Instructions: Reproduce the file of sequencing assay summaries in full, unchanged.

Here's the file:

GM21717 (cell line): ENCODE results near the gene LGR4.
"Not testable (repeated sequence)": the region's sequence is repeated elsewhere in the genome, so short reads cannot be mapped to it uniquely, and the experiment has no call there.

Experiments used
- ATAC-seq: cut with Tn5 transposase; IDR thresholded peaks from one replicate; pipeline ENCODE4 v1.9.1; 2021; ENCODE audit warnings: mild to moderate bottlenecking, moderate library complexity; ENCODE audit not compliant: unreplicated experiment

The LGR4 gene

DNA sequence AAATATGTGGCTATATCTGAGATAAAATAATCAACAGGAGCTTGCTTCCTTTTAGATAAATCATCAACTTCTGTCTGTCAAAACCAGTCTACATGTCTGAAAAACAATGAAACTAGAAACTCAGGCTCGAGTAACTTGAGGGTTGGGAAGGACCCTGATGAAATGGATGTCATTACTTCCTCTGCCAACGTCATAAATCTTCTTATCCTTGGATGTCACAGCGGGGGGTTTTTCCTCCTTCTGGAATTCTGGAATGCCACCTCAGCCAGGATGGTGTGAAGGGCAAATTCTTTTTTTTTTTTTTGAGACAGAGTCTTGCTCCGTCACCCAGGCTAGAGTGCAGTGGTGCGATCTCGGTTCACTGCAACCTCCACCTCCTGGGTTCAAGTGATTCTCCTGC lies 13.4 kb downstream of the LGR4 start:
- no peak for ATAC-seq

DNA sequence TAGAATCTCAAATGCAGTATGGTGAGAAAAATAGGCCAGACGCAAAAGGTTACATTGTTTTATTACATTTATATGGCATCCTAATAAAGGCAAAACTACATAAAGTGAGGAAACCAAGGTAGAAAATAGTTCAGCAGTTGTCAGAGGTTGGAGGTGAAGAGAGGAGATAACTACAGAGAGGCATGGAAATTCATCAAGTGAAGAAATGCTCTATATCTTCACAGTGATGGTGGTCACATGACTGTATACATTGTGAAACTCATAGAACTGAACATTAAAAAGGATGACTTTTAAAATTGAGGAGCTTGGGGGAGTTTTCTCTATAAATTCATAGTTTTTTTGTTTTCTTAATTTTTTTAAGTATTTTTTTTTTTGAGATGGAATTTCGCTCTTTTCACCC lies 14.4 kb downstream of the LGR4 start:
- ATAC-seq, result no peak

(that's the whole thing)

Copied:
GM21717 (cell line): ENCODE results near the gene LGR4.
"Not testable (repeated sequence)": the region's sequence is repeated elsewhere in the genome, so short reads cannot be mapped to it uniquely, and the experiment has no call there.

Experiments used
- ATAC-seq: cut with Tn5 transposase; IDR thresholded peaks from one replicate; pipeline ENCODE4 v1.9.1; 2021; ENCODE audit warnings: mild to moderate bottlenecking, moderate library complexity; ENCODE audit not compliant: unreplicated experiment

The LGR4 gene

DNA sequence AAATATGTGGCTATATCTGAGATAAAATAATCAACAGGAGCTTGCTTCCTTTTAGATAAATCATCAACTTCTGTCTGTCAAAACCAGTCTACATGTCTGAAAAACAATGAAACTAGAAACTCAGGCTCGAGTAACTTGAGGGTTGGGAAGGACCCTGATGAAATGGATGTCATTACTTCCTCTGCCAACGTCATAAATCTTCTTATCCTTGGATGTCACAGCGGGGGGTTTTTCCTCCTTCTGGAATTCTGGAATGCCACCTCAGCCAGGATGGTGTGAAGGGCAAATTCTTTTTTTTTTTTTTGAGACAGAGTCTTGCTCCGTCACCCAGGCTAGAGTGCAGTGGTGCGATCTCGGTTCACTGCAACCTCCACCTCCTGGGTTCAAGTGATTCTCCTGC lies 13.4 kb downstream of the LGR4 start:
- no peak for ATAC-seq

DNA sequence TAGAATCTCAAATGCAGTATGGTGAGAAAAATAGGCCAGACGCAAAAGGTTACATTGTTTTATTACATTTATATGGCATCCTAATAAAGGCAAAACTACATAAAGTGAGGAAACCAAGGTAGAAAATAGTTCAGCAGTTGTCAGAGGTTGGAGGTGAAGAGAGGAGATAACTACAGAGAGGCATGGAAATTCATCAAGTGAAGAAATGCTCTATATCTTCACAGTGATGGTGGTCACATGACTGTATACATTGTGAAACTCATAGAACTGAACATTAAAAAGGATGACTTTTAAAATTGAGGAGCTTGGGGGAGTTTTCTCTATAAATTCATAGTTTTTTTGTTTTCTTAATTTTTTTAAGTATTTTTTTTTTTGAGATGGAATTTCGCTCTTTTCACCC lies 14.4 kb downstream of the LGR4 start:
- ATAC-seq, result no peak